Baron Fig Clear Sky Vanguard Notebook Review

Video Review

Another week, another Baron Fig release. Idle hands are the Devil's playthings, as the saying goes, so certainly the team at Baron Fig is laying the groundwork for a good review at the Pearly Gates. This time around it is the third Vanguard in the first year of subscriber releases, and it is called Clear Sky. The marketing text on the belly band reads: "Good ideas tend to strike when you least expect them. Clear skies for clearer minds."

Baron Fig being minimal. Wheelhouse.

For the uninitiated, the Vanguard is Baron Fig's A5-ish softcover notebook. The standard model has 3 sizes, Pocket, Flagship (A5), and Plus (7"x10"). So far, all the Limited Edition Vanguards have been in the Flagship range, and I don't predict that will change. As with the standard model, the Limited Editions come 3 to a pack.

Usually, I talk about covers and work my way inside, but the Clear Sky is all about clearing things away, and no better way to do that than with blank paper. No ruling or dot grid, the blank paper clearing a path for you to turn whatever idea you have into a reality without limitations. I get the idea, if that was indeed the thought process. I, on the other hand, like, and even need, boundaries. Structure. And most of my use of notebooks involves writing, so lined is my favorite. This should appeal to the sketchers and the doodlers. The illustrators. Heck, I know one who is already trying to trade for more of these! And I'm happy for the blank-lovers: I can't remember a limited edition Field Notes or Write Notepads that was blank unless it had colored paper (Sweet Tooth). So they're getting some love from Baron Fig. It doesn't fit my desires, but it's also not unusable.

So what about those covers? Well, I find these to be an extension of the Infinity theme, colors-wise. Where the gradient work on the outer cover of the Infinity was confined to the shapes, the inner covers spread some gradient goodness all over. The Clear Sky is icon free, working just with the splash of color and its gentle fade towards the bottom. The "purple" and "pink" ones remind me of colors you see in a sunset, but the "blue" one takes me back to staying up all night and watching the winter sun start to illuminate the cold, barren corn fields of my youth. Or nighttime light pollution when you're on the outskirts of suburbia...I'll stick with desolate corn fields.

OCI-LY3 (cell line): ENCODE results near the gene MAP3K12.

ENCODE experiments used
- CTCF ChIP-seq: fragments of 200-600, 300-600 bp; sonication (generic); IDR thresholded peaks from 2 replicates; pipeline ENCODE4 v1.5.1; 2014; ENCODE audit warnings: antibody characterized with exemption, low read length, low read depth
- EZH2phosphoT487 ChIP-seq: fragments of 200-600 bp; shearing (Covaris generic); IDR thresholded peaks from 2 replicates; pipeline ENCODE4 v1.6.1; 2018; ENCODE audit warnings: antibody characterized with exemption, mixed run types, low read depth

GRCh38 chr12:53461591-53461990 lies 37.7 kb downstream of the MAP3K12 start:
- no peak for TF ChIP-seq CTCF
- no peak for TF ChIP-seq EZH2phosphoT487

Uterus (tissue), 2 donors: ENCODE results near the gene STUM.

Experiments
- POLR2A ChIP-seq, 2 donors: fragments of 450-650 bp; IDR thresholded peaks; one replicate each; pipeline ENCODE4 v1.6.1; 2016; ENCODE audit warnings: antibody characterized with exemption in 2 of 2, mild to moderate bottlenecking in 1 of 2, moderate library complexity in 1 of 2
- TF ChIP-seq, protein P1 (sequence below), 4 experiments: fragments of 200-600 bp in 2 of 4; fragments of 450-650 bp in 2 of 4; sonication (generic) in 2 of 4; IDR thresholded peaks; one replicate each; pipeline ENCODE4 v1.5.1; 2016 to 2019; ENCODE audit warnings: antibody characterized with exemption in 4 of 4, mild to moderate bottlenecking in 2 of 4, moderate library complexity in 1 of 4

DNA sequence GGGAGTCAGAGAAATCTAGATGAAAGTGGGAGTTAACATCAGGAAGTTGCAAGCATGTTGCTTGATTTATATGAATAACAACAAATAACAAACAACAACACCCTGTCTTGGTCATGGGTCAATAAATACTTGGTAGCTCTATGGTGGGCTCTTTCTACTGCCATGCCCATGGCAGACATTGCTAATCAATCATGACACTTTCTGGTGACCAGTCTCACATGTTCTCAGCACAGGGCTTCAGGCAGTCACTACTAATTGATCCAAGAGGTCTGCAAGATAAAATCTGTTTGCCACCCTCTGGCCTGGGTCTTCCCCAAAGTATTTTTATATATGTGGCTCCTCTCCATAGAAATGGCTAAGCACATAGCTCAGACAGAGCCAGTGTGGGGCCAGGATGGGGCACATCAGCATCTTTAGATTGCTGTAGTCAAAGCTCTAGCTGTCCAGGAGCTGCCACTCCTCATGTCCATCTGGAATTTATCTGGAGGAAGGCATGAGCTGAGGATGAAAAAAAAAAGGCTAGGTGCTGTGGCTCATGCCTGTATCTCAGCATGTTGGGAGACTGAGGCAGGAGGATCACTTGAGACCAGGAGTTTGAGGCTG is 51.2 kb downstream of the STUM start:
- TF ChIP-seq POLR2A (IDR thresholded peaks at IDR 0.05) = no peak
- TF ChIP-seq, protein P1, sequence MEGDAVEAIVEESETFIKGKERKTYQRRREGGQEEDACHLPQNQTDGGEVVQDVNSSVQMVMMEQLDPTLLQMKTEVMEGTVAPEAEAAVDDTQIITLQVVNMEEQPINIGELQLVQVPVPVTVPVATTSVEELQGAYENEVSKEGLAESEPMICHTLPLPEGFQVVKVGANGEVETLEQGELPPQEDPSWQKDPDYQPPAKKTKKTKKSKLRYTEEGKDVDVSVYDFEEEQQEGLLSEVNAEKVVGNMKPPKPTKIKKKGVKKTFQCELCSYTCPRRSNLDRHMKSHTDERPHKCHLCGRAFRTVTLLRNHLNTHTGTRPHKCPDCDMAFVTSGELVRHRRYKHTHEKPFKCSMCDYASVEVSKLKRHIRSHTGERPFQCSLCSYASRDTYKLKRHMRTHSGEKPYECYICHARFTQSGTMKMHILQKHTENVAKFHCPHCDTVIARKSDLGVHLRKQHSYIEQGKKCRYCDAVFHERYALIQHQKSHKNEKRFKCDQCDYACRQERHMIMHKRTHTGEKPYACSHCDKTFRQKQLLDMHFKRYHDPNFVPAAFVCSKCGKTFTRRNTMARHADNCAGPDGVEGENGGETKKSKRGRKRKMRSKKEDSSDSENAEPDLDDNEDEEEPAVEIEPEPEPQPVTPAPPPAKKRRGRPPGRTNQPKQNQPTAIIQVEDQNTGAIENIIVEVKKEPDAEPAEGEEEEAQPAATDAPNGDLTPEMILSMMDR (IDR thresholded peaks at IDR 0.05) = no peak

3 books. All on-trend gradient.

Blank...or "Clear"?

All my good ideas are taken.

One thing I'll say about the covers on all the Limited Edition Vanguards in this first year subscription cycle is that I'm happy they haven't had a release where all 3 books were the same. The inner covers of the Clear Sky is also blank. You have the branding on the back inner cover like always, as is the bookplate on the front inner cover. But the rest of it is just blank, a slight off-white color, which stands in stark contrast to the blast of color we got in the Infinity. The bookplates are interesting: they also play with gradient here, but they go horizontally instead of vertically and they seem to finish the colors that the covers have. What I mean is this: take the transition from the far left color to the far right color, then take a bit in the middle, and that's your cover color. Another way to explain it is that if the books were taller, we'd see the ends come to the same conclusion as the bookplates. Just an interesting observation.

Overall, the books are nice: the paper is the standard BF Vanguard paper, good for pencil with a nice tooth and thick enough to hold up to most fountain pen abuse. 72 pages of blank paper isn't ideal for me personally, but that's MY problem. I just got some smaller brush pens and have been dabbling in "painting" with fountain pen ink, so I may find a use for these books there.

Available from Baron Fig, $14 for a 3 pack. These books were part of the subscription I paid for last year and not subject to a disclaimer.